A joint project to identify best practice in student-centred Peer Learning and Mentoring among Cathedrals Group faith-based universities and colleges has resulted in the creation of a series of case studies detailing positive impacts on a range of factors including student retention, well-being, academic performance and confidence.
Representatives from more than 12 Cathedrals Group institutions, including Mission Group Chair and Leeds Trinity University Vice Chancellor Professor Margaret House, gathered at the Higher Education Academy’s York conference rooms this week to discuss case study outcomes and share approaches.
“Peer Learning and Mentoring puts students front and centre in supporting every aspect of the university experience of fellow students and we have been delighted to work with the HEA in identifying the distinct nature of Peer Learning contributions to learning and teaching approaches across the Cathedrals Group,” said Professor House.
Conference delegates heard best practice presentations from a range of Peer Learning and Mentoring leads at Cathedrals Group institutions, including the University of Cumbria, Leeds Trinity University, the University of Winchester and the University of Chester, as well as gaining direct feedback from student Peer Learning participant Antonia Miles and her Postgraduate mentor at Leeds Trinity, Josh Poklad.
“The Peer Learning project helped me gain in confidence and move further up the grade banding in my final year,” said Antonia, who graduated with a First in History. She now continues to take advantage of Peer Learning support while undertaking a postgraduate course in Victorian Studies at Leeds Trinity where she is working as a graduate trainee.
“Many students appreciate guidance, for instance in preparing content and presentations, from another graduate or postgraduate they know has recently gone through the same challenges – it’s helpful in a job-related context not just in academic work,” she added.
Josh, Antonia’s Peer Learning support, began mentoring last year and explained: ”The scheme I am involved in is an opt-in for undergraduates. They can drop in anytime they need and it helps them manage both their university experience and their expectations. For me as mentor, it’s been a massive boost to my confidence as an educator rather than a student.”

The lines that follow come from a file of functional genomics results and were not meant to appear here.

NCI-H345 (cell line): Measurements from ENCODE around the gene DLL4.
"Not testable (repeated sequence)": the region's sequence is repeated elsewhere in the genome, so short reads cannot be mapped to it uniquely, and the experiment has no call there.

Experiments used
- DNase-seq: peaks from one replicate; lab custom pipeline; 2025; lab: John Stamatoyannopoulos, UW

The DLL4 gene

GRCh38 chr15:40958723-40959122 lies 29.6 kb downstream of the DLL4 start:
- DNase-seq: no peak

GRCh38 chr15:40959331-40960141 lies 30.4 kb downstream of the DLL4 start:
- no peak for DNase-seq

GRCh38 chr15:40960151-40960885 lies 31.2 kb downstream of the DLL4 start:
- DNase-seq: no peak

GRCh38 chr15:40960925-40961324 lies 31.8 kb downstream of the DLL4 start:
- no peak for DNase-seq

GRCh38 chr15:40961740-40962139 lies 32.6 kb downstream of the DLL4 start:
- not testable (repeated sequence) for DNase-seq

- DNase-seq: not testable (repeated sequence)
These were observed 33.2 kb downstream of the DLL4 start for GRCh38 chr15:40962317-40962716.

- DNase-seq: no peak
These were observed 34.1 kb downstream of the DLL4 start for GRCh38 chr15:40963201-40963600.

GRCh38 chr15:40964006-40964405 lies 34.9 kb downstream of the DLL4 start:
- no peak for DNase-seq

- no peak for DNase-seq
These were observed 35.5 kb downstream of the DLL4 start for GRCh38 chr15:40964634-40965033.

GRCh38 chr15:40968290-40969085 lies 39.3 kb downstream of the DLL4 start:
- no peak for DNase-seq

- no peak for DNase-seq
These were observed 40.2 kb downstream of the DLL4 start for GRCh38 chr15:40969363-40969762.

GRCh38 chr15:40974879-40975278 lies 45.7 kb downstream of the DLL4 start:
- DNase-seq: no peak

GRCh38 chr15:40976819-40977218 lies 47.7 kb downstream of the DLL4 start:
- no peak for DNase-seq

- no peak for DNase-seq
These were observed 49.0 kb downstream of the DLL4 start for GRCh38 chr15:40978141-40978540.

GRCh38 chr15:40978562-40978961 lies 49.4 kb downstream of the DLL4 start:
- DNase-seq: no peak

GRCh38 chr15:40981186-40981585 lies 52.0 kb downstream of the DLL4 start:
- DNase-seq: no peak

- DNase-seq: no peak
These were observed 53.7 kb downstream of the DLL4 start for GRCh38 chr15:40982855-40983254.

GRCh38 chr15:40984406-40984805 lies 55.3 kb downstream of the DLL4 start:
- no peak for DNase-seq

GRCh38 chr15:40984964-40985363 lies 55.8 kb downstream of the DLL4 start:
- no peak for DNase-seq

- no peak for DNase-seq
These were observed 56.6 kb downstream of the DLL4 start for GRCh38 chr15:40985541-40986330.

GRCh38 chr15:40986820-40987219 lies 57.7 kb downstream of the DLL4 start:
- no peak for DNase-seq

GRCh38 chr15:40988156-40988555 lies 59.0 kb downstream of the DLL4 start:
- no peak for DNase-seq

Dr Julie Baldry Currens, who led HEA facilitation of the project, said that while Peer Assisted Learning Strategies (PALS) and Peer Assisted Study Sessions (PASS) were common in many UK universities, the vast majority of Cathedrals Group Peer Learning and Mentoring programmes were distinct in the kind of practical assistance offered – particularly in relation to pastoral support for students whose close family may not have their own experience of university life.
Closing the conference, Higher Education Academy CEO Professor Stephanie Marshall said that successful Peer Learning and Mentoring programmes deserved consideration for inclusion in institutional TEF submission narratives.
“The increase in student confidence is powerful and Cathedrals Group now have a booklet of studies to prove it,” said Professor Marshall.
- The HEA and Cathedrals Group intend to publish the project’s compendium of case studies in late spring for use by both Group institutions and other interested colleges and universities. The case studies will be accompanied by a Peer Group Learning toolkit for use in establishing or enhancing peer-based undergraduate and postgraduate support. If your institution is interested in accessing the resources, please contact the HEA Academic Lead for Retention and Success firstname.lastname@example.org
PICTURED BELOW: HEA Chief Exectutive Professor Stephanie Marshall with Cathedrals Group Chair and Leeds Trinity University Vice-Chancellor, Professor Margaret House.